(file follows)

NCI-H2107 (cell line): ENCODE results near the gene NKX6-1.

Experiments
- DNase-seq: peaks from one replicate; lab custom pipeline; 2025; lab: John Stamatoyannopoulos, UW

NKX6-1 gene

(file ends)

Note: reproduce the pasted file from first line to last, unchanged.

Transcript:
NCI-H2107 (cell line): ENCODE results near the gene NKX6-1.

Experiments
- DNase-seq: peaks from one replicate; lab custom pipeline; 2025; lab: John Stamatoyannopoulos, UW

NKX6-1 gene